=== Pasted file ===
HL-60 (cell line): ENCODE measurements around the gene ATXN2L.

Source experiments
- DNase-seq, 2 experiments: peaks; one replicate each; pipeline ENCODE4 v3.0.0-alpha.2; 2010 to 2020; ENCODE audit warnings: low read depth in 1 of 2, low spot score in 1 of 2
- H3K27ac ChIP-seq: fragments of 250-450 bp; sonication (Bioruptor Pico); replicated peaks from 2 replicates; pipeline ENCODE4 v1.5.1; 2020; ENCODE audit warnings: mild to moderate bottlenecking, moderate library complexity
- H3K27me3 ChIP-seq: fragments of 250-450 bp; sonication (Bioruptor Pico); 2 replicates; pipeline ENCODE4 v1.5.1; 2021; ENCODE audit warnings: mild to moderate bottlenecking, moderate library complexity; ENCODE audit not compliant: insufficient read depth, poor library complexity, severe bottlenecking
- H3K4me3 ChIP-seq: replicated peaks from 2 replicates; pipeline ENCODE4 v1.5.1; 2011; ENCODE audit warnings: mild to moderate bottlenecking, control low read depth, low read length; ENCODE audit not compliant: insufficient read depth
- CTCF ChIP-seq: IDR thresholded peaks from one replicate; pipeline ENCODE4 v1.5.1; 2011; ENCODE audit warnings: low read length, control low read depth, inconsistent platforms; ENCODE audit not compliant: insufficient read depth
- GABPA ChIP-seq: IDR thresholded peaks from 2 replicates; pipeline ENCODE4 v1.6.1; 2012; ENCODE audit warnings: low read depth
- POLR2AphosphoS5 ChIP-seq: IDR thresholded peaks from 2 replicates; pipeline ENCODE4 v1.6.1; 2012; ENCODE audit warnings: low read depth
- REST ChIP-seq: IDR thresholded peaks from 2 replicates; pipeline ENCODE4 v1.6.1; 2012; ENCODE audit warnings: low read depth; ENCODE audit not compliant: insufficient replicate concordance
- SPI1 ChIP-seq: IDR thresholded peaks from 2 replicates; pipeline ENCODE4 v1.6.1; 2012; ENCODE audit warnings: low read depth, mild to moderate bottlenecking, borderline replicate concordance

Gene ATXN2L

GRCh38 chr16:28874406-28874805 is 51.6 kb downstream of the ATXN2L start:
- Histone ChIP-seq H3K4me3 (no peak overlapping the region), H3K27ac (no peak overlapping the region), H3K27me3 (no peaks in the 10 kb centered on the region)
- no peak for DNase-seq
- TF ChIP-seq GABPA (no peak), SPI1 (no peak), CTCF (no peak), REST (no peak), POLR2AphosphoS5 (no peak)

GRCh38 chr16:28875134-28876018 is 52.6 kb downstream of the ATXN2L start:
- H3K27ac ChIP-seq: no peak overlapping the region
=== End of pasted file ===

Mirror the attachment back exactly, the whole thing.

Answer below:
HL-60 (cell line): ENCODE measurements around the gene ATXN2L.

Source experiments
- DNase-seq, 2 experiments: peaks; one replicate each; pipeline ENCODE4 v3.0.0-alpha.2; 2010 to 2020; ENCODE audit warnings: low read depth in 1 of 2, low spot score in 1 of 2
- H3K27ac ChIP-seq: fragments of 250-450 bp; sonication (Bioruptor Pico); replicated peaks from 2 replicates; pipeline ENCODE4 v1.5.1; 2020; ENCODE audit warnings: mild to moderate bottlenecking, moderate library complexity
- H3K27me3 ChIP-seq: fragments of 250-450 bp; sonication (Bioruptor Pico); 2 replicates; pipeline ENCODE4 v1.5.1; 2021; ENCODE audit warnings: mild to moderate bottlenecking, moderate library complexity; ENCODE audit not compliant: insufficient read depth, poor library complexity, severe bottlenecking
- H3K4me3 ChIP-seq: replicated peaks from 2 replicates; pipeline ENCODE4 v1.5.1; 2011; ENCODE audit warnings: mild to moderate bottlenecking, control low read depth, low read length; ENCODE audit not compliant: insufficient read depth
- CTCF ChIP-seq: IDR thresholded peaks from one replicate; pipeline ENCODE4 v1.5.1; 2011; ENCODE audit warnings: low read length, control low read depth, inconsistent platforms; ENCODE audit not compliant: insufficient read depth
- GABPA ChIP-seq: IDR thresholded peaks from 2 replicates; pipeline ENCODE4 v1.6.1; 2012; ENCODE audit warnings: low read depth
- POLR2AphosphoS5 ChIP-seq: IDR thresholded peaks from 2 replicates; pipeline ENCODE4 v1.6.1; 2012; ENCODE audit warnings: low read depth
- REST ChIP-seq: IDR thresholded peaks from 2 replicates; pipeline ENCODE4 v1.6.1; 2012; ENCODE audit warnings: low read depth; ENCODE audit not compliant: insufficient replicate concordance
- SPI1 ChIP-seq: IDR thresholded peaks from 2 replicates; pipeline ENCODE4 v1.6.1; 2012; ENCODE audit warnings: low read depth, mild to moderate bottlenecking, borderline replicate concordance

Gene ATXN2L

GRCh38 chr16:28874406-28874805 is 51.6 kb downstream of the ATXN2L start:
- Histone ChIP-seq H3K4me3 (no peak overlapping the region), H3K27ac (no peak overlapping the region), H3K27me3 (no peaks in the 10 kb centered on the region)
- no peak for DNase-seq
- TF ChIP-seq GABPA (no peak), SPI1 (no peak), CTCF (no peak), REST (no peak), POLR2AphosphoS5 (no peak)

GRCh38 chr16:28875134-28876018 is 52.6 kb downstream of the ATXN2L start:
- H3K27ac ChIP-seq: no peak overlapping the region